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Jury finds former Racine Mayor Dickert not guilty of criminal wrongdoing in parking lot fistfight

Jury finds former Racine Mayor Dickert not guilty of criminal wrongdoing in parking lot fistfight

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Dickert testifies

Former Racine Mayor John Dickert testifies in his own defense during a jury trial Tuesday in which he was charged with disorderly conduct for his part in a March 2020 fistfight with a 19-year-old in the parking lot of Piggly Wiggly, 5201 Washington Ave., Mount Pleasant. 

RACINE — A jury on Wednesday found former Racine Mayor John Dickert not guilty of misdemeanor disorderly conduct for his participation in a fistfight with a teenager in March 2020.

Following a one-day trial on Tuesday, the jury spent a little more than 4 hours in deliberation Wednesday before coming back with a verdict.

The brawl took place in the parking lot of Piggly Wiggly, 5201 Washington Ave., on March 22, 2020, following some sort of altercation in traffic. While on the stand, Dickert said that he snapped a photo of 19-year-old Christian Reynoso’s vehicle after he noticed the teen was driving dangerously and erratically on Washington Avenue.

Dickert pulled into the grocery store parking lot. Reynoso followed him and a fight ensued.

“Mr. Dickert turned that parking lot into his own personal fight club,” prosecuting attorney John Wagner said during his opening statement. Dickert has been a volunteer youth boxing coach.

Dickert’s defense, led by Patrick Cafferty, argued that the former mayor was simply defending himself and his passenger, a disabled adult who he was taking shopping at the Piggly Wiggly.

While some of the physical altercation was caught on the grocery store’s surveillance cameras, the beginning of the fight was out of the camera’s view.

While on the stand, Dickert said that Reynoso screamed obscenities and threats at himself and his passenger after following them into the parking lot. Dickert’s passenger got out of the vehicle, and Dickert told him to go inside the store.

Dickert claimed he felt he had to get between Reynoso and his disabled passenger or the teen would kill him. The former mayor admitted that when the teen opened the door of the van he was driving that Dickert tried to push him back inside of the vehicle to keep him away from the disabled man.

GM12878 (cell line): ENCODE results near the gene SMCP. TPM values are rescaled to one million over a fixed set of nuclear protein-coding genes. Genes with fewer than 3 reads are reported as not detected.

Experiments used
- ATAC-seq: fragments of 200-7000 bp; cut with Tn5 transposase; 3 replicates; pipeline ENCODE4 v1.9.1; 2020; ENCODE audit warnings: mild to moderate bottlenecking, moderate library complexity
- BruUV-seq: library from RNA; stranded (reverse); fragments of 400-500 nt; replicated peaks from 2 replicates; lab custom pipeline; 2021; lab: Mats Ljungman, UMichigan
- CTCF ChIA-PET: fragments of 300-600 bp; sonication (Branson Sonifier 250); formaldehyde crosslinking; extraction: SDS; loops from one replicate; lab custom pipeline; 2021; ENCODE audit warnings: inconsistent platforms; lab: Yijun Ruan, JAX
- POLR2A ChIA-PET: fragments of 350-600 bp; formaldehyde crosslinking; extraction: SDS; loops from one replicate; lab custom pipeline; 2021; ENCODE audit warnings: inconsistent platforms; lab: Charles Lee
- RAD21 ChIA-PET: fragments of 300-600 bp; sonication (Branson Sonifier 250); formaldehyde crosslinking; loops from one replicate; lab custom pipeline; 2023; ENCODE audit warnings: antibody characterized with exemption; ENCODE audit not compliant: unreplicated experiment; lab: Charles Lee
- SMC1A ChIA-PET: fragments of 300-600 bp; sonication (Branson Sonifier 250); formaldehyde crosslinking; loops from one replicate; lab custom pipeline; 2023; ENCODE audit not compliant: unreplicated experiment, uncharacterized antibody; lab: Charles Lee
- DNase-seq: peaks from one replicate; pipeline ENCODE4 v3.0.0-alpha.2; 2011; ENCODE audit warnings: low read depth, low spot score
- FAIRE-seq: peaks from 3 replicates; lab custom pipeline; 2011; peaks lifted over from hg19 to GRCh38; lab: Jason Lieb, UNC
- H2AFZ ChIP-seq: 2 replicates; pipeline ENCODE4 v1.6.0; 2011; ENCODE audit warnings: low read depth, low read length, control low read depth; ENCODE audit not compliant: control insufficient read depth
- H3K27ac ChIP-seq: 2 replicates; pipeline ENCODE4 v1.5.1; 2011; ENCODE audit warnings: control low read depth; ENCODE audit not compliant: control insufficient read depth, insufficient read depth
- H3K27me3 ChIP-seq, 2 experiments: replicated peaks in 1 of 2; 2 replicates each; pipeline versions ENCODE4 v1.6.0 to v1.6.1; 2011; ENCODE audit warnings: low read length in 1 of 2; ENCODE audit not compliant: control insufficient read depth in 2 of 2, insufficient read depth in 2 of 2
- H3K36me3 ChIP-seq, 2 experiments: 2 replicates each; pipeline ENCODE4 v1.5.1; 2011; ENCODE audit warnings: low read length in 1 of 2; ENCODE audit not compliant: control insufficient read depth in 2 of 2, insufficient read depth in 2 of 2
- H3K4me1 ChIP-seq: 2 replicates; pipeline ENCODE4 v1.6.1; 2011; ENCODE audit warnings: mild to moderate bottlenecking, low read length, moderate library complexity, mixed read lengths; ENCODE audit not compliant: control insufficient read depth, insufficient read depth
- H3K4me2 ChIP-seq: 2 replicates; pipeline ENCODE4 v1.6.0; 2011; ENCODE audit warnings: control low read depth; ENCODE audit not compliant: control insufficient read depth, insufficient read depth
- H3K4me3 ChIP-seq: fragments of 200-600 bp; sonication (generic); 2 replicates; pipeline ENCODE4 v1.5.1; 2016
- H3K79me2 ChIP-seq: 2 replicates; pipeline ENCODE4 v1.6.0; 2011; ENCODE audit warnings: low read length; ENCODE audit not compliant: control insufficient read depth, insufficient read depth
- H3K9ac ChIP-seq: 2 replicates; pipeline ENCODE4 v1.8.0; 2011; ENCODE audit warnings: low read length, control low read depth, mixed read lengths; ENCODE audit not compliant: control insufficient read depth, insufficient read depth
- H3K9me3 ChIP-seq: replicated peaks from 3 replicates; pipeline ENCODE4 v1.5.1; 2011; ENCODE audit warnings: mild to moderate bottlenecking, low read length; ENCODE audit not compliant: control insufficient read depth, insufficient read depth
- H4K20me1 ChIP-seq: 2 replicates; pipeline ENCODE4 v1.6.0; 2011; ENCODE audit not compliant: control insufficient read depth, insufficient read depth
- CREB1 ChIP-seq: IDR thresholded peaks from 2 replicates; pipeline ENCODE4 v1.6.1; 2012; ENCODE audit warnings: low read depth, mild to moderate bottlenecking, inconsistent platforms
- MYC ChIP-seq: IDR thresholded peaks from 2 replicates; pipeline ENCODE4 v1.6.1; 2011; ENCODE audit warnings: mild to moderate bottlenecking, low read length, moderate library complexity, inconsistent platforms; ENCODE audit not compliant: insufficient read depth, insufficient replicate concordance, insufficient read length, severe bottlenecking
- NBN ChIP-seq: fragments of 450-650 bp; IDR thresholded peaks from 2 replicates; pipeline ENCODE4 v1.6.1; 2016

Dickert has power of attorney for the man and helps him with activities such as grocery shopping. He added that his passenger was in a particularly fragile state because he’d recently had a portion of his lung removed.

Two witnesses, a mother and teenage daughter, noticed the fight shortly after exiting Rainbow, a clothing store that shares a parking lot with Piggly Wiggly. Although their testimony differed as to whether they first noticed the altercation when they had already gotten into their vehicle or when they first walked up to their car, they agreed that Dickert looked like he was pulling Reynoso from the van.

Cafferty argued that because their memories conflicted, and because they didn’t mention seeing Dickert pull Reynoso from the vehicle to police, they were unreliable witnesses.

Although Dickert and the witnesses disagreed on who threw the first punch, it was clear from witness testimony and security camera video that the two men scuffled and traded blows.

During cross-examination, Wagner repeatedly asked Dickert if he ever called the police during the altercation, implying that if he truly feared for his life, he would have done so. Dickert admitted that he did not. The 911 call came from the teenage witness.

Reynoso also is charged with misdemeanor disorderly conduct. A status conference in that case is set for June 28.

Dickert was elected mayor in 2009 during a special election, and was re-elected in 2011 and 2015. He resigned in 2017 to become president and CEO of the Great Lakes St. Lawrence Cities Initiative. Dickert was appointed in 2018 by state Revenue Secretary Peter Barca to be the administrator of the Division of State and Local Finance, a position he still holds.

Adam Rogan contributed to this report.


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Caitlin Sievers covers education in Racine County with a primary focus on Racine Unified School District. Before moving to the Racine area she worked at small papers in Indiana, Illinois and Nebraska.

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